Repartition  your / hard-disk. Mount the shared disk.

#dd if=/backup/boot.dd of=/dev/sda1

#more /backup/uuid

#pvcreate –uuid  uuid /dev/sda2

#more /backup/lvdisplay

#pvcreate Volume-Group-name /dev/sda2

#lvcreate –l 100%FREE –n Logic-Volume-name Volume-Group

#mount  /dev/Volume-Group/Logic-Volume /mount-point

#cd /mount-point

#tar –xvzf  /backup/root.tar.gz

#umount  /mount-point

#reboot

From: alxgomz at: 2009-10-13 23:57:00

Unlike what's show here, there is no need to allocate the total volume size to its snapshot. eg: a volume of 10GB can be "snapshoted" to a snapshot a of 1GB! In fact only modified data are stored on disk.

From: situationalawareness at: 2009-11-16 20:16:11

True, the easiest way to know how much would be needed for snapshot size is to look at how much is taken on the logical volume that the snapshot will be for.

How I work it is I create a volume group double the size of the logical volume I will be using.  Then, when it's time to perform maintenance, the scripting is guaranteed at all times to have the space necessary even if logical volume being snapshotted is at 100% utilization.

From: Anonymous at: 2010-01-21 23:41:34

The snapshot will fill depending on the amount of stuff that changes in the original volume.

So giving a snapshot the same size than the volume you're snapshotting means you're safe even if every single block changes during the time needed to do your backup.

Which is a pretty wasteful level of safety for the vast majority of cases.

From: mastapat11 at: 2011-10-26 06:04:40

"lvcreate -L3G -s -n rootsnapshot /dev/pve/root"

 using this command i get the error: "Insufficient free extents (384) in volume group pve: 768 required"

what am i doing wrong? 

lvdisplay says:

LV Name                /dev/pve/root
  VG Name                pve
  LV UUID                tsnxNe-d93T-rypG-GjfC-TXNG-NWdM-6xyqNA
  LV Write Access        read/write
  LV Status              available
  # open                 0
  LV Size                3.00 GiB
  Current LE             768
 

From: Neron.L at: 2012-09-24 09:56:58

To create a new LV, there must have enjoy free space on VG. That message is indicated there not enough free space to you to create another LV.

 So you can try to mount a additional disk to your system, and run 'vgextend' for give more free space to your VG.

From: Anonymous at: 2014-03-25 22:18:20

If you choose to do the image option, is there any reason to mount the snapshot? The dd command  shown uses the /dev location instead of the /mnt location.

From: Ritesh Raj Sarraf at: 2009-04-03 18:43:50

Thanks for pointing out dd+compression_utils.

I was wondering if there are tools which could take a block diff and allow generating a delta ?

From: Anonymous at: 2009-05-20 23:45:45

look at rdiff-backup

From: at: 2009-02-26 01:57:57

I really enjoyed the tutorial, everything worked well and  it was nice and straight forward, but would you mind including how to restore a tar style backup?  dd backups are great, but they don't allow for the use of compression and use space on the destination disk for the free space on the source disk.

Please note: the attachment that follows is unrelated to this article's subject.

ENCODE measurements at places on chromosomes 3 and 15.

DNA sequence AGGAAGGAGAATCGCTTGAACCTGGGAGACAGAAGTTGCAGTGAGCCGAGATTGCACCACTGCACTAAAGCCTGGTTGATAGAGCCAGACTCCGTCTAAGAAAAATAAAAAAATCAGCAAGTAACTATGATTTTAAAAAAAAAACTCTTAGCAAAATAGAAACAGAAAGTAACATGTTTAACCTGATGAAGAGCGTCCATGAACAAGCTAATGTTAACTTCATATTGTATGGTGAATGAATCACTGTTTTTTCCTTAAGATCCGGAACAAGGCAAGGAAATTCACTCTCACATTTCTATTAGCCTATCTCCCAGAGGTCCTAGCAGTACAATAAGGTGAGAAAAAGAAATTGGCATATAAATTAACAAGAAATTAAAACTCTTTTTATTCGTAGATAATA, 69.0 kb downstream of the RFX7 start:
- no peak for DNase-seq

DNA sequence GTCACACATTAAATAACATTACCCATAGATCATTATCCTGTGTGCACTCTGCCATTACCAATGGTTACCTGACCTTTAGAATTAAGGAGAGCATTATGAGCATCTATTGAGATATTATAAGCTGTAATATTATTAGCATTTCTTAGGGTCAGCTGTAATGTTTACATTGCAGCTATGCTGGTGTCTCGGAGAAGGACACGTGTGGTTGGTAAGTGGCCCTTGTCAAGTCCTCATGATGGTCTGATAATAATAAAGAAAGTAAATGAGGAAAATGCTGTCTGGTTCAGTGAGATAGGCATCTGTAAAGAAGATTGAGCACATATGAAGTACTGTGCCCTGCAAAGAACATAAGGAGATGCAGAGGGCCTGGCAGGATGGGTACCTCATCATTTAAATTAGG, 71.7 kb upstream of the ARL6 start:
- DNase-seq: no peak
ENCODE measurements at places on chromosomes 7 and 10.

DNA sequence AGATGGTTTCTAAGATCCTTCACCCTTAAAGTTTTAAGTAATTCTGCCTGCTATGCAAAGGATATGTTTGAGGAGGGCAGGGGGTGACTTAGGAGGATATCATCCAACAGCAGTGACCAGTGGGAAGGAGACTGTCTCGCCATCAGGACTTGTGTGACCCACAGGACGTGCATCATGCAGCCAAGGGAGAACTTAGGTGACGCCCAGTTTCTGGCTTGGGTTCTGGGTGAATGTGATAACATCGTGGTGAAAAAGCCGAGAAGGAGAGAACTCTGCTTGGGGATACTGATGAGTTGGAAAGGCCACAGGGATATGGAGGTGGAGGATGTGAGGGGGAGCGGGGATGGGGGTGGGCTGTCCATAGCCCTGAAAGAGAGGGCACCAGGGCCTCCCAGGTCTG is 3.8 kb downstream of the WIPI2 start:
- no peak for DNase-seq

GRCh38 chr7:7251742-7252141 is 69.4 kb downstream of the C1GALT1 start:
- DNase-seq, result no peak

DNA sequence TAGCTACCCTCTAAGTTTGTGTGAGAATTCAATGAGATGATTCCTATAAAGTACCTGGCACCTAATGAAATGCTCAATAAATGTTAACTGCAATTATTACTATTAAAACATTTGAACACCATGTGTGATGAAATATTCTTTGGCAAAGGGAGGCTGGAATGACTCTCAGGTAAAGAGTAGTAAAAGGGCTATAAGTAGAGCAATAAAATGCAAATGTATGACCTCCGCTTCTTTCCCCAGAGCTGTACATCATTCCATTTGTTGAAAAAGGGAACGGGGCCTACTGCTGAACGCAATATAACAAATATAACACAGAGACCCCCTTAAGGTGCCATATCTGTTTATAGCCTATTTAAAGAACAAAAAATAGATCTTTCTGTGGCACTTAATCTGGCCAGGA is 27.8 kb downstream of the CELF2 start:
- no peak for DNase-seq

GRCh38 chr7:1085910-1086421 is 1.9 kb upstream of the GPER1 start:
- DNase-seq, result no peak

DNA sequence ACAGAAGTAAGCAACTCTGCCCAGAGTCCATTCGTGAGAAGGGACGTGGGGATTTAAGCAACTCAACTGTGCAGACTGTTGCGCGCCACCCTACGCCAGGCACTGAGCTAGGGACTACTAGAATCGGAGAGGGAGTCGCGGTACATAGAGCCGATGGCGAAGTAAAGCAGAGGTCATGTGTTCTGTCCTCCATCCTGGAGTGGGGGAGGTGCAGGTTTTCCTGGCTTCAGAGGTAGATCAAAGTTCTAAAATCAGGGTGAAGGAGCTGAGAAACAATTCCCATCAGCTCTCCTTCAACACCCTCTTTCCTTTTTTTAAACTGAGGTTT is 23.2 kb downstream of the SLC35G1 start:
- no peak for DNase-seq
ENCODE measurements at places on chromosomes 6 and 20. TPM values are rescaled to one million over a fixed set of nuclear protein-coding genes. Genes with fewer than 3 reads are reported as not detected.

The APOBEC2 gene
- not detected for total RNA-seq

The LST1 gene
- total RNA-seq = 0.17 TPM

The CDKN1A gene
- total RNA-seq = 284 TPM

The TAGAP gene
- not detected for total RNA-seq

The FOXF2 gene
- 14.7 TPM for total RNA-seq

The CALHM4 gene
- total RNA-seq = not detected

From: Anonymous at: 2009-03-01 00:06:32

dd image files are very compressable! Just run gzip(1) or bzip2(1) on the 'rawImageFile.dd'.  Bzip2 will give you better compression, but will take longer (use pbipz2 if you have a multi-core box, it'll be faster).  This will give you rawImageFile.dd.bz2. 

 

You just have to have storage space available to uncompress it when you do a restore.  If you're of the geeky persuasion, pipe the output of bunzip2(1) directly to the disk.  This also applies to compressing the image file; you can pipe the output of dd(8) to bzip2 and compress the image, on the fly, directly to the raw file.

From: suresh at: 2009-12-24 07:15:05

thanks a lot for this wonderful tutorial ,  keep it up

From: Drumar at: 2010-06-02 00:16:00

Great job describing how this is done, this gave me all the pointers I needed to get the job done on an external disk. Since it's not that obvious, I'll give some pointers here:

Your snapshot must be in your volume group; But my volume group is 100% in use :-) But shortly I'll want to do an upgrade that I can revert if things go wrong...

My volumegroup has the name rootvg with the / partition on rootlv (sorry, grew up with lvm on AIX)

My external disk is on /dev/sdc1 and I bought it for this purpose mainly, so it can handle the 50G rootlv with ease (it's 1.5TB)

I noticed that for a snapshot you need slightly more space on disk than the size of the volume; so to be safe I added 10% (probably quite overdone)

mounted my /dev/sdc1 on /mnt/bigdisk

dd if=/dev/zero of=/mnt/bigdisk/rootlv_snapshot bs=1024 count=55M # this creates a 55G image file

added this image to the loopback interface:

losetup -f /mnt/bigdisk/rootlv_snapshot

added the 8e filesystem identifier with fdisk /dev/loop0

created the physical volume: pvcreate /dev/loop0

added it to rootvg: vgextend rootvg /dev/loop0

went on as described; you can dd /mnt/bigdisk/rootlv_snapshot, mount it and tar your files;

 

Cleaning up goes like

- umount the snapshot volume

- remove the logical volume: lvremove /dev/rootvg/rootsnapshot

- remove the physical volume from rootvg: vgreduce rootvg /dev/loop0

- remove the pyhsical volume: pvremove /dev/loop0

- detach the image from the loopback interface: losetup -d /dev/loop0

- remove the image file: rm /mnt/bigdisk/rootlv_snapshot

- bzip2 the dd image

Hope this helps people getting a backup done when their vg is fully used.

From: at: 2011-01-10 13:29:22

What is the purpose to create a loop back device on the external usb storage ?

From: Drumar at: 2011-06-20 21:07:10

It allows the file to be treated as a device, so it can be attached to the volumegroup, which allows it to be the snapshot device.

From: Johnny at: 2010-09-22 05:13:18

Awesome tutorial, people like you keep linux going.  Thanks.

From: at: 2011-01-10 13:35:28

If root hdd failure and no longer bootable, after replaced with a new hdd, could I use the snapshot backup image to restore back the whole system ?